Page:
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Home > Asset Management Best Practice > Investing in Structured Finance Products in the Debt Money Markets

Asset Management Best Practice

Investing in Structured Finance Products in the Debt Money Markets

by Moorad Choudhry

Executive Summary

  • A number of structured finance investment products are available in money markets that offer investment options for cash-rich investors.

  • Products include asset-backed commercial paper, total return swaps, and collateralized committed repo liquidity lines.

  • The returns available for cash-rich investors differ according to asset credit quality, with higher yields on lower-rated assets.

  • Returns also differ by product type.

  • Investors should assess the liquidity of an instrument type as well as its credit risk.


The application of synthetic securitization and structured finance techniques in debt capital markets has made a range of asset classes available to investors who would not otherwise have access to them. Thus banks, fund managers, and cash-rich corporate institutions can choose from a wide variety of investment options for their funds. This article introduces a sample of money market products that present alternatives for the investment of surplus funds. In each case we consider the basic product structure, and we look at the different yields across products.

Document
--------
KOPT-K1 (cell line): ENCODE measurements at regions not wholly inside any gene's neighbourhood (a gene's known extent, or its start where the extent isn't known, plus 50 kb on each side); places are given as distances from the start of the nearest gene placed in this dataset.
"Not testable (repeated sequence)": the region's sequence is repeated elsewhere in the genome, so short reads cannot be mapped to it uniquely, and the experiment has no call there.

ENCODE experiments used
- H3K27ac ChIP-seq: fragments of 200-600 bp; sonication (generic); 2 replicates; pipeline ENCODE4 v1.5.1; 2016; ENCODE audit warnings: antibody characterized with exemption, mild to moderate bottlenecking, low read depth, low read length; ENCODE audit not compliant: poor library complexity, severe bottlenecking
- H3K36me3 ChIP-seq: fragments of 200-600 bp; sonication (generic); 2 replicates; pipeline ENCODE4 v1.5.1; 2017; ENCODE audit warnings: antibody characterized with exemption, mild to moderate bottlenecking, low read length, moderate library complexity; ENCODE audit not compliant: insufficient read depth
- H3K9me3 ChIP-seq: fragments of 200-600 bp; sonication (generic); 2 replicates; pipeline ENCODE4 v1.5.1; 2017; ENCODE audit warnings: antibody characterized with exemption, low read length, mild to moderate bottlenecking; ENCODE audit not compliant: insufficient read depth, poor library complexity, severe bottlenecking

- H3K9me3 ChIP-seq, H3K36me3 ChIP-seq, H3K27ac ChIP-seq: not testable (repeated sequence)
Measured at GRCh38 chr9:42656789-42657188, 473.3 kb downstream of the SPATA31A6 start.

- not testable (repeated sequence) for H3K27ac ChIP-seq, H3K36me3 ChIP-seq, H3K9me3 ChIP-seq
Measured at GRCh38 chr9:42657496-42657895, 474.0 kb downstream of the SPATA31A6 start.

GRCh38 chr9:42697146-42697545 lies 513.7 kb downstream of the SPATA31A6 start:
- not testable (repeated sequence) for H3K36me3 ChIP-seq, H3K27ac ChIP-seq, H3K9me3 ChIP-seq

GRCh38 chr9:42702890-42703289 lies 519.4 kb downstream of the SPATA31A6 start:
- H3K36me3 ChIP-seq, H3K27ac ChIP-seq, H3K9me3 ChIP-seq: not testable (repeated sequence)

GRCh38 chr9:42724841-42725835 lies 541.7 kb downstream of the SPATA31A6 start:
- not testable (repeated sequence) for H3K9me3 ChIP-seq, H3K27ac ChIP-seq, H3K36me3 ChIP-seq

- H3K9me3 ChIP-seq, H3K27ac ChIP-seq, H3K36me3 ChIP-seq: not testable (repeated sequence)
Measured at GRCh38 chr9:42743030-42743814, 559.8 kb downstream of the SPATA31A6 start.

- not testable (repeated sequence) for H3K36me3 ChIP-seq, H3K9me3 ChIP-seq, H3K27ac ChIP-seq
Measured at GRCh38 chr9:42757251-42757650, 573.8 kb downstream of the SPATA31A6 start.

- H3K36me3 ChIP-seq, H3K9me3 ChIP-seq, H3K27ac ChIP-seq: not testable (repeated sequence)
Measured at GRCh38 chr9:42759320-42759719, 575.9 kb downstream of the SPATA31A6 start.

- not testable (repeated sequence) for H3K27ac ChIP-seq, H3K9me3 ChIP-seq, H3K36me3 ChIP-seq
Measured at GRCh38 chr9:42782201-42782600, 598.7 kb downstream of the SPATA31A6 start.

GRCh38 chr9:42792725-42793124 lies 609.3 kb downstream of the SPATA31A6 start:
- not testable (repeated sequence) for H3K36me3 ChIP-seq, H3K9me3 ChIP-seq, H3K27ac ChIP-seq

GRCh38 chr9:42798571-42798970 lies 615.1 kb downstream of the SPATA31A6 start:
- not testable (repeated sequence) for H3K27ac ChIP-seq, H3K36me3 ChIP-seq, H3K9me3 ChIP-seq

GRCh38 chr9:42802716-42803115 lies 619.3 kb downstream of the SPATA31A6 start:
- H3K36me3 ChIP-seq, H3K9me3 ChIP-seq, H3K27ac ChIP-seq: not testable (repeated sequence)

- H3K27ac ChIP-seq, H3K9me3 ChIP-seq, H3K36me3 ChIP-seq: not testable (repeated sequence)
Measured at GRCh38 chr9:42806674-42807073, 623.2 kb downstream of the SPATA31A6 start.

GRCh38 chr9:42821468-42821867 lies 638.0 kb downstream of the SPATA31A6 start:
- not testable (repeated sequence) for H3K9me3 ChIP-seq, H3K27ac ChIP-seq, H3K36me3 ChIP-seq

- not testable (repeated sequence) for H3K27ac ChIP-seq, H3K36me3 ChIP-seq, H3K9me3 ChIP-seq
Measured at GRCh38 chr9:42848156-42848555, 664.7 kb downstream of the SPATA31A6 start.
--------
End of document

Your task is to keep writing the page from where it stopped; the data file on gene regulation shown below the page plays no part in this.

The global credit and liquidity crunch in 2007–08 resulted in a widespread “flight-to-quality” as investors became excessively risk-averse. Yield spreads widened considerably and certain asset classes and products were no longer viable. We review here only instruments that remain practical products for both investors and borrowers. The products considered are:

Asset-Backed Commercial Paper